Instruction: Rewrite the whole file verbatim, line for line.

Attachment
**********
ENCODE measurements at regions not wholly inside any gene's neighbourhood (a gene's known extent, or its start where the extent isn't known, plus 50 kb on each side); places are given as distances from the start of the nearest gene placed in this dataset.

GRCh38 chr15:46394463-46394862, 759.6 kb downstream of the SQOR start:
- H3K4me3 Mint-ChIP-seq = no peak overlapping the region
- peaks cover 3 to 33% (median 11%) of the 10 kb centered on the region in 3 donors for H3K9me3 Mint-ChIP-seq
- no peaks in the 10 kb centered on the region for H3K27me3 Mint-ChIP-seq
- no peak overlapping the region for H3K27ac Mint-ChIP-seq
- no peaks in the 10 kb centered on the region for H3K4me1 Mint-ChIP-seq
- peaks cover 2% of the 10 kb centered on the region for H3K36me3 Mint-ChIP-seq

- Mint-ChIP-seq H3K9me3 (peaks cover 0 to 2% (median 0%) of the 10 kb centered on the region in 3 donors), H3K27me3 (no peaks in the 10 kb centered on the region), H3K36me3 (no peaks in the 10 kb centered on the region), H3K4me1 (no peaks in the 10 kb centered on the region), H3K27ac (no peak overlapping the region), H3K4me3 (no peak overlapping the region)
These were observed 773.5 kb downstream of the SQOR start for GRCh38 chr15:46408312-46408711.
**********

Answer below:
ENCODE measurements at regions not wholly inside any gene's neighbourhood (a gene's known extent, or its start where the extent isn't known, plus 50 kb on each side); places are given as distances from the start of the nearest gene placed in this dataset.

GRCh38 chr15:46394463-46394862, 759.6 kb downstream of the SQOR start:
- H3K4me3 Mint-ChIP-seq = no peak overlapping the region
- peaks cover 3 to 33% (median 11%) of the 10 kb centered on the region in 3 donors for H3K9me3 Mint-ChIP-seq
- no peaks in the 10 kb centered on the region for H3K27me3 Mint-ChIP-seq
- no peak overlapping the region for H3K27ac Mint-ChIP-seq
- no peaks in the 10 kb centered on the region for H3K4me1 Mint-ChIP-seq
- peaks cover 2% of the 10 kb centered on the region for H3K36me3 Mint-ChIP-seq

- Mint-ChIP-seq H3K9me3 (peaks cover 0 to 2% (median 0%) of the 10 kb centered on the region in 3 donors), H3K27me3 (no peaks in the 10 kb centered on the region), H3K36me3 (no peaks in the 10 kb centered on the region), H3K4me1 (no peaks in the 10 kb centered on the region), H3K27ac (no peak overlapping the region), H3K4me3 (no peak overlapping the region)
These were observed 773.5 kb downstream of the SQOR start for GRCh38 chr15:46408312-46408711.